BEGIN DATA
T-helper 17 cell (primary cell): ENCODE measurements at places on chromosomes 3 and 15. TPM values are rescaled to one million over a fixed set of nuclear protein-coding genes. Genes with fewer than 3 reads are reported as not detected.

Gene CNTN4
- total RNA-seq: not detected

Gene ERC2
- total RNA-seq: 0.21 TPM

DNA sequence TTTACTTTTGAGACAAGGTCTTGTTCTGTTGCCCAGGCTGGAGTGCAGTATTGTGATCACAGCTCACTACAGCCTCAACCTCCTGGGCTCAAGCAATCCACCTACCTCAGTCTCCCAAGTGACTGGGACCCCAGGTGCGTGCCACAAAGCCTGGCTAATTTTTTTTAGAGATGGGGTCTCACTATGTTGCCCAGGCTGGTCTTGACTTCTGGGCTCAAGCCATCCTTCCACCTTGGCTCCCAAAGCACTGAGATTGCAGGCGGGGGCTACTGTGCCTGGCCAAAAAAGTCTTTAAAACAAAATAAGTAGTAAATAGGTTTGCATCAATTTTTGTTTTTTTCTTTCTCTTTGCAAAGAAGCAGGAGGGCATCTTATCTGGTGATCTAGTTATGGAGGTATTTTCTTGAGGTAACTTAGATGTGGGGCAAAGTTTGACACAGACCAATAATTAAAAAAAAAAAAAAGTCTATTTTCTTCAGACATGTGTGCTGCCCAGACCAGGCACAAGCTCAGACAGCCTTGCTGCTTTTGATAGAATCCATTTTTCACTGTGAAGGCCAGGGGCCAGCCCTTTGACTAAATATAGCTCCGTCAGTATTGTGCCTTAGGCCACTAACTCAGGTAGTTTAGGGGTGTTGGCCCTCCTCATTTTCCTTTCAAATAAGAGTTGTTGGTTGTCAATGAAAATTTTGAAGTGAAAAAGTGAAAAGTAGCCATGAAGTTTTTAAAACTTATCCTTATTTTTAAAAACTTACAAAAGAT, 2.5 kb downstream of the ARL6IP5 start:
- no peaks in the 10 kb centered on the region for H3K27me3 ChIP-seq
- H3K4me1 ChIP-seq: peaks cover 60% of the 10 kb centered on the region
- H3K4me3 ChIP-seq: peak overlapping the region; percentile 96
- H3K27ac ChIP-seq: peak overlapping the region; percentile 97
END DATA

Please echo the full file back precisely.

T-helper 17 cell (primary cell): ENCODE measurements at places on chromosomes 3 and 15. TPM values are rescaled to one million over a fixed set of nuclear protein-coding genes. Genes with fewer than 3 reads are reported as not detected.

Gene CNTN4
- total RNA-seq: not detected

Gene ERC2
- total RNA-seq: 0.21 TPM

DNA sequence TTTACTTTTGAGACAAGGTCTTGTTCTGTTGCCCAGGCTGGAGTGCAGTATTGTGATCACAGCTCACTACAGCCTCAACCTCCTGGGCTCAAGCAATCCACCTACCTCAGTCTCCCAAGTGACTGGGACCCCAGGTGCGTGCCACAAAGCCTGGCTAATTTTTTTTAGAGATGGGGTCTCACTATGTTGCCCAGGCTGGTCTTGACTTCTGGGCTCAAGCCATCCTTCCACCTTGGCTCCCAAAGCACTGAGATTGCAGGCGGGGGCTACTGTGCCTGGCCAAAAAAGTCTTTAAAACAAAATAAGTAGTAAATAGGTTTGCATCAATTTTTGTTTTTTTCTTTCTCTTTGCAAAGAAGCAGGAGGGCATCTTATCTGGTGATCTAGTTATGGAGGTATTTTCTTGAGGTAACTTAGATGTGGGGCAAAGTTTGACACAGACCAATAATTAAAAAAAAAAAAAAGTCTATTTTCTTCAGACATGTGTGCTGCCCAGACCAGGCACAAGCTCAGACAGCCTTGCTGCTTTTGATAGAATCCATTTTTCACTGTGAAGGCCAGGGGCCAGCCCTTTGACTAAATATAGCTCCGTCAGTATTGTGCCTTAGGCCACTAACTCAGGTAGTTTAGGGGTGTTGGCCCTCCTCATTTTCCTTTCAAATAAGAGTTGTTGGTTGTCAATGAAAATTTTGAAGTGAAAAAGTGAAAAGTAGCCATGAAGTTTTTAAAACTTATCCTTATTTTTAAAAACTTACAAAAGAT, 2.5 kb downstream of the ARL6IP5 start:
- no peaks in the 10 kb centered on the region for H3K27me3 ChIP-seq
- H3K4me1 ChIP-seq: peaks cover 60% of the 10 kb centered on the region
- H3K4me3 ChIP-seq: peak overlapping the region; percentile 96
- H3K27ac ChIP-seq: peak overlapping the region; percentile 97